I can't stress this enough. I had one company I worked with that didn't get back to me for three business days. I had to chase them for a reply (just to let me know they had gotten my work request). This is frankly unacceptable. If work is being outsourced to you it's generally because of time constraints. Meaning there is a deadline looming that needs to be met and we are hiring you to produce work and meet this deadline. If you are happy to work on a project then reply early (when the request comes in) and let me know your schedule. If you will be working on my project from Tuesday than fair enough-- I'll look for an email/copy/design from you on Wednesday. Don't make me chase you to get a timeline from you. We are both busy and I don't need to spend my time fretting when you have a project in hand. I don't want to be that annoying client. You are a professional, if I am hiring you to work for me than the least you can do is let me know when I can expect a draft, when I will be able to give you corrections etc. This way I can pass this information along to my bosses who will anxiously be awaiting an update on this project. Remember, we all have deadlines and bosses to answer to.

Meet Your Deadlines

If you say you will deliver a draft/design on Tuesday then you'd better deliver it (and not at 6pm). Don't make promises you can't keep. I'd much rather you say, 'I'll be might able to show you a draft late Tuesday but more realistically Wednesday afternoon' then promise me a date and time that you can't meet. If I know you wont really be able to give me anything until Wednesday than I wont look for something until then. But if I am waiting for something on Tuesday and nothing comes until Wednesday 5pm I am not going to be confident with your skills-- regardless of how good whatever you've produced happens to be.

Remember We Write Copy Too

Marketeers write copy. We are the creative brains behind national marketing campaigns, tv/radio commercials, and press adverts. If we are hiring you to write copy we trust your copy writing skills implicitly. However, should we send your copy back with (loads of) changes then please note this doesn't mean we don't like the work you've produced. A lot of creative work is done by committee and sometimes we need to look at several different approaches. It doesn't mean what you've produced isn't brilliant (it probably is) but part of marketing/sales copy has to do with positioning the product in the right manner. So, if was ask that you take a different approach, believe me its because we think you've produced something good-- but we need to see it in a different way as well. This way we can find the right creative approach. Good marketing takes time and creativity. Don't be afraid to take chances and give us two ideas. Just follow your brief.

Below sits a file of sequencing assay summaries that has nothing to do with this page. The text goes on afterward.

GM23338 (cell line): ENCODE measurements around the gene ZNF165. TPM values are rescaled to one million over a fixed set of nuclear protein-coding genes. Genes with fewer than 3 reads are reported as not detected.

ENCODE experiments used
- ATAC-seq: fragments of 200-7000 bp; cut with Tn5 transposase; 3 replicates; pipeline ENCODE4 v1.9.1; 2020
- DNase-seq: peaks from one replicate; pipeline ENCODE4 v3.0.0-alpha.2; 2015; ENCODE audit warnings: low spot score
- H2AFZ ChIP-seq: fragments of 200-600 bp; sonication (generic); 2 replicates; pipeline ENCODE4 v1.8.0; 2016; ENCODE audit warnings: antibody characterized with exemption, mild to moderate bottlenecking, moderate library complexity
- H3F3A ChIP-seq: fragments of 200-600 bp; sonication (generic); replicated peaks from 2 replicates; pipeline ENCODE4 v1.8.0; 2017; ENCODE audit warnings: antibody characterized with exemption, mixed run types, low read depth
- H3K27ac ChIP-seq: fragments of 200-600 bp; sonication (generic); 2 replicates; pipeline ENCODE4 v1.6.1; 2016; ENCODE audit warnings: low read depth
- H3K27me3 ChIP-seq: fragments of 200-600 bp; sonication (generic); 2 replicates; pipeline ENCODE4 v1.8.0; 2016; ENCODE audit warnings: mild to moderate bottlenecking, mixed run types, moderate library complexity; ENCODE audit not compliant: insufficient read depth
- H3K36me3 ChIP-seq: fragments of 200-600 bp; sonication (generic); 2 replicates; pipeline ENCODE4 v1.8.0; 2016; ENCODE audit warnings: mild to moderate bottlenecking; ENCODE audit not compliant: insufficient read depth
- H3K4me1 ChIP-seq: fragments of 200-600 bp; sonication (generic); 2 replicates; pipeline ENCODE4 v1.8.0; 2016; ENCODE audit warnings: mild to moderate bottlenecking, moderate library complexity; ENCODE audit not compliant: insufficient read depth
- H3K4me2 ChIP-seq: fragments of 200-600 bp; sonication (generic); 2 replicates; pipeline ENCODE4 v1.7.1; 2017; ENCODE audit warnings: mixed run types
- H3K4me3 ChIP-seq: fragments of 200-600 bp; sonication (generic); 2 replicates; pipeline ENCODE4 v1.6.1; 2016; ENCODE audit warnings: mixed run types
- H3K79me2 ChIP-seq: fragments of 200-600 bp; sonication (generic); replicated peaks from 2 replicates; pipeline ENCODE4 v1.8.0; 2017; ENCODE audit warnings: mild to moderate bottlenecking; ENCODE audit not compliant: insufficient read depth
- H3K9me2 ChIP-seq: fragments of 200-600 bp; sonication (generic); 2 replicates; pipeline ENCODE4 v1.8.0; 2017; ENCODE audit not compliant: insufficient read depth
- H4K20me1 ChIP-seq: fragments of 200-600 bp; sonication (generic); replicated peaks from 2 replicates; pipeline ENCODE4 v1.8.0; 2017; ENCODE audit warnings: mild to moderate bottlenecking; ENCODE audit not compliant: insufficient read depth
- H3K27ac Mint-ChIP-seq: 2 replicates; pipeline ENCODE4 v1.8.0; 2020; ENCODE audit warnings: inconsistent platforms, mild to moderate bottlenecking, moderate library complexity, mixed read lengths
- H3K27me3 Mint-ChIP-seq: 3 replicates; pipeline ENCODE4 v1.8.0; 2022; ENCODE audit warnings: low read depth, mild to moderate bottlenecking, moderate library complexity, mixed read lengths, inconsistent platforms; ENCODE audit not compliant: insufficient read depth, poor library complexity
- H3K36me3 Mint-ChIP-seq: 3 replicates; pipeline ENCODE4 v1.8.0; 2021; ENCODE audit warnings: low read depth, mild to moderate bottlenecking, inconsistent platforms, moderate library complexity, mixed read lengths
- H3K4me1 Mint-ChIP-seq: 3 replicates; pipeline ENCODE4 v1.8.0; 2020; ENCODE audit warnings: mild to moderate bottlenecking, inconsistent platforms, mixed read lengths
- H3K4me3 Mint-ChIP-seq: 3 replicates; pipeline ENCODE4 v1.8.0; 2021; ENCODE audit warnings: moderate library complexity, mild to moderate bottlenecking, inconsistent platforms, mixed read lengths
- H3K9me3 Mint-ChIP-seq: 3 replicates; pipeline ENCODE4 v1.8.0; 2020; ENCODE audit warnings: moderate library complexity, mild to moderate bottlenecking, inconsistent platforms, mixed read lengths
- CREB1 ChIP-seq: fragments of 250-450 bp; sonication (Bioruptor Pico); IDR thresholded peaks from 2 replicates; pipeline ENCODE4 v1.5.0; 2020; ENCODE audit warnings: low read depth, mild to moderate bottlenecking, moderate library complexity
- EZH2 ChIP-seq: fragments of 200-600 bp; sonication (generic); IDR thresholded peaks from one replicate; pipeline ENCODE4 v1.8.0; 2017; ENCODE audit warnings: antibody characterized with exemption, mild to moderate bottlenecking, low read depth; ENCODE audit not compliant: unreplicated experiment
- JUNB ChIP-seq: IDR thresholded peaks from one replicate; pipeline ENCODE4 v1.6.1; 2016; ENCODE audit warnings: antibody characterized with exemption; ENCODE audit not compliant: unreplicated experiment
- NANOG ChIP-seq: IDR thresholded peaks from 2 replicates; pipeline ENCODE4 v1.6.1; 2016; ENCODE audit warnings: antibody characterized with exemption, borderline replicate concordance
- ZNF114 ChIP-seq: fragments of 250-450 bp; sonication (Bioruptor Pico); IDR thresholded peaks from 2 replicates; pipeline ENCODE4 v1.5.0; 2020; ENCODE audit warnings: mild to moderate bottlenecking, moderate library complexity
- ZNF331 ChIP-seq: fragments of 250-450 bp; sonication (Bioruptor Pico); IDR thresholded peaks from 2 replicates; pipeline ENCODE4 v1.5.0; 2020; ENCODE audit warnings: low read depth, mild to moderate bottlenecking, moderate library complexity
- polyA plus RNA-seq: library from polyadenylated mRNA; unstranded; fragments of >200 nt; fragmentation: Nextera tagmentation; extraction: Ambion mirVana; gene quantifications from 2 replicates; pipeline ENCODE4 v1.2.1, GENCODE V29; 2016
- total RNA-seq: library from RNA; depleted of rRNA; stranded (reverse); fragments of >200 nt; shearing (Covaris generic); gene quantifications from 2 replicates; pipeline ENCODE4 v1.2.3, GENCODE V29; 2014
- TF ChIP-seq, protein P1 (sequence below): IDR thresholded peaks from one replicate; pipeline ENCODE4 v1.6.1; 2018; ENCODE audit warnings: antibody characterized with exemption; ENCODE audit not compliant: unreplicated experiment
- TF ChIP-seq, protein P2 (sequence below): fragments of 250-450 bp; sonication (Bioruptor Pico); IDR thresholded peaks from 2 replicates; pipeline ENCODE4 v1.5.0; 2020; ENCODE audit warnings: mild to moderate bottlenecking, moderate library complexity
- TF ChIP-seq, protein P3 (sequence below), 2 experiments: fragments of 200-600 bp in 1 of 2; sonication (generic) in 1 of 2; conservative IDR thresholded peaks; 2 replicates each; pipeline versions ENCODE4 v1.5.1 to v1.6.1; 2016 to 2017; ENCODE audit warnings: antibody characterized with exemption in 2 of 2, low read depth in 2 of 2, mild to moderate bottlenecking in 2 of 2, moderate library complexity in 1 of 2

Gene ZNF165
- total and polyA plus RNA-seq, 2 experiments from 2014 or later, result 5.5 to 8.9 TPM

Lori said...

Amen, amen, AMEN. I think freelancers could greatly improve their careers by simply paying attention to their approach.

I agree that a reference is in order - when I tried hiring writers to help with a project, I got the most gawd-awful queries that fulfilled none of the requirements I'd listed. I love when they ask questions (not tons, mind you, but well-thought-out questions are always welcome), and I adore someone who never misses a deadline.

In one case, I hired a writer friend to put together an article for my newsletter. It wasn't until two weeks AFTER her deadline that I finally tracked her down and she said, rather nonchalantly, "Yea, no. That subject was too difficult for me." Then TELL me so. Don't make me search for you, and don't wait until it's too late for me to get another writer on it.

Kimberly Ben said...

I love this! I've been burned sooo badly when I tried hiring freelancers for a big client once before. The client gave me some friendly hiring advice that included asking for references. I haven't had the nerve to do it again yet, but I'll take down your advice for future reference.

@Lori, wow; some friend!